This could be a thriller fiction based on a life or death situation with U.S. Government participation. It may turn out to be a prescriptive nonfiction account with directions on how to advocate or make sure you have an advocate for a serious medical institution stay. Altogether, this blog starts out as a memoir based on a true story of an ironic health scare with Yuri getting himself out of the medical system in time for his birthday.
I promised I would get him home for his birthday and we made it happen.
Last year, the medical situation put Yuri in dire straits and it took a while to associate the timeline of getting the Pfizer vaccine shots #1 and three weeks later #2 with an assortment of vital organ injuries, pneumonia, A-fibs, infections, and rare autoimmune disease. It took longer to get him home and healing at the time and we told every doctor and specialist that crossed our paths about his ordeal that affected us in ways we still find hard to believe.
We find it hard to believe that this time was not any better or easier. The hurdles became higher, the decisions to make tougher, and the pressure to follow their rationale intensified with every Dr or RN following procedures and protocols. The assumption about Yuri is confounding as we discover the ward he was placed in was for hospice/palliative care. No wonder I kept asking why are they assuming Yuri will go to a nursing home with a feeding tube, oxygen tanks, and medications denoting that the end is near? Instead, he is home, walking the space, eating great food, and celebrating his birthday under a full moon and a rooftop of stars.
The show, Chef’s Table tells stories of people in the food business, their trials, and tribulations, how their love of food is their essence, their passion, their life. One story in particular hit home. The chef struggled and created a great business, highly rated and successful. Diagnosed with Stage 4 cancer, he would have to have major surgery on his tongue, mandible, and neck. He would lose his sense of taste forever. How could he live if he could not taste the food he creates? The chef who coined the term “his ironic health scare” opts not to do surgery. His story is told and a research center contacts him offering experimental treatment. It works. He heals and eventually gets his sense of taste back. I love this story.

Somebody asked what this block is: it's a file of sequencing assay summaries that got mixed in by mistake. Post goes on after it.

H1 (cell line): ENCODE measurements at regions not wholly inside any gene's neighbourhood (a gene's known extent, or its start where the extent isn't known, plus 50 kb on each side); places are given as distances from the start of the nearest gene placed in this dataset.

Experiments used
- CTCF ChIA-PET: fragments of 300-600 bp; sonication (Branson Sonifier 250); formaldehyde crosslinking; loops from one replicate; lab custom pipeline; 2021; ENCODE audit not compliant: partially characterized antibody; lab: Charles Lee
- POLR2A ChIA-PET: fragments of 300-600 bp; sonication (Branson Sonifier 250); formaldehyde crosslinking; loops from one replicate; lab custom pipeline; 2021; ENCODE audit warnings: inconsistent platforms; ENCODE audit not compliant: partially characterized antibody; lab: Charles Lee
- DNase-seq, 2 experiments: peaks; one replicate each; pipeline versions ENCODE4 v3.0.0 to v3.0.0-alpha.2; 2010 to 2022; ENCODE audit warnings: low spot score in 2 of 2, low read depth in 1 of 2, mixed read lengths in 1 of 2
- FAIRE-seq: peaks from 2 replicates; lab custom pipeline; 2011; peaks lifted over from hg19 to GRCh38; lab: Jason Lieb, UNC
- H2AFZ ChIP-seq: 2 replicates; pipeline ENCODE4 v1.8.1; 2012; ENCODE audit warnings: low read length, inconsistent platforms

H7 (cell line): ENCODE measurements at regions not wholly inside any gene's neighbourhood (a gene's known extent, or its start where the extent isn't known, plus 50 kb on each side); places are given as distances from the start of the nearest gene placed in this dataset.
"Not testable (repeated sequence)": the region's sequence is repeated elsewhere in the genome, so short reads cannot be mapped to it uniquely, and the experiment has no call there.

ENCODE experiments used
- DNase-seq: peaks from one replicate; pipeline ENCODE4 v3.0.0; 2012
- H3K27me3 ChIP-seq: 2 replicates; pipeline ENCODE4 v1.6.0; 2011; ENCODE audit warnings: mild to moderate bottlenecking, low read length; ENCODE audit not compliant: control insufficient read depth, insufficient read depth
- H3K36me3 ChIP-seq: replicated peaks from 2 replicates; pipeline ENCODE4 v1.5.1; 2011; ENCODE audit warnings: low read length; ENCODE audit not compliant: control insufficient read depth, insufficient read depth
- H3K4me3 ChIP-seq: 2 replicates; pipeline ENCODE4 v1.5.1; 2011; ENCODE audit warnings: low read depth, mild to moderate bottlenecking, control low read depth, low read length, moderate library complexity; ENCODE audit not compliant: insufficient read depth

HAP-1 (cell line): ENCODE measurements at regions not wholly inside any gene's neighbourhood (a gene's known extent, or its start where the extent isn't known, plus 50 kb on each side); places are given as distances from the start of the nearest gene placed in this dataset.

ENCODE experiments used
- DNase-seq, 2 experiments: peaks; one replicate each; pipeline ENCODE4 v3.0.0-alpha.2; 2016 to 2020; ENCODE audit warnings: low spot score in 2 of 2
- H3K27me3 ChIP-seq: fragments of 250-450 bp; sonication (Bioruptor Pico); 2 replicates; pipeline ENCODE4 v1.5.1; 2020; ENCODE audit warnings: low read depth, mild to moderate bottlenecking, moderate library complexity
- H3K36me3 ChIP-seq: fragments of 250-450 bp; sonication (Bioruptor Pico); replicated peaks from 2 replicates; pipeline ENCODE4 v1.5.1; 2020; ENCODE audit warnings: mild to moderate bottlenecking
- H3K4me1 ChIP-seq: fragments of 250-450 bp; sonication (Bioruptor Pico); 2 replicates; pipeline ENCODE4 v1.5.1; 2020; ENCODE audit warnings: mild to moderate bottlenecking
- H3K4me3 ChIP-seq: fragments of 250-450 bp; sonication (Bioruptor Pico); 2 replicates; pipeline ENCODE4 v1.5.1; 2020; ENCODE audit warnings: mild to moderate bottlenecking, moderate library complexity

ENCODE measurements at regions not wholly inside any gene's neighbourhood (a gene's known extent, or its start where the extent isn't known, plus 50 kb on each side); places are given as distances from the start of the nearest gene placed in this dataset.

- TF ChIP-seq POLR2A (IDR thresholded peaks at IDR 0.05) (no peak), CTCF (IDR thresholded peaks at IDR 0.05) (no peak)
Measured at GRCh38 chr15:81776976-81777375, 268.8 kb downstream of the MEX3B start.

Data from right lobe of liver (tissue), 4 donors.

Consequently, Yuri’s ironic health scare is that he will not be able to perform at the level he has before all this came upon him. It’s scary, nevertheless, his life essence is music and he is determined to get his chops back. We are finding optimistic doctors who are willing to help us overcome the possibility of a new flare-up with maintenance treatments as well as integrative treatments to support the amazing vital organs that keep Yuri going like the Energizer bunny.
As for the government participation in this ironic health scare, we thought we were doing our civic duty by taking the vaccine without knowing the possible adverse effects, but at the time none was put out for public knowledge. I worked in the world of Mad Men advertising (real estate, financial, pharmaceutical, healthcare) and know about Public Relations copywriting especially the wording. When the CDC says that the vaccine for little children and babies “appears” to be working look it up in the dictionary – “seems; gives the impression of being.” Synonyms include “have the appearance/air of being,” “come across as being.” It’s not necessarily effective and still does not protect anyone from getting Covid. Most recently, the term used in the media is “the benefits outweigh the risks.” Buyer beware.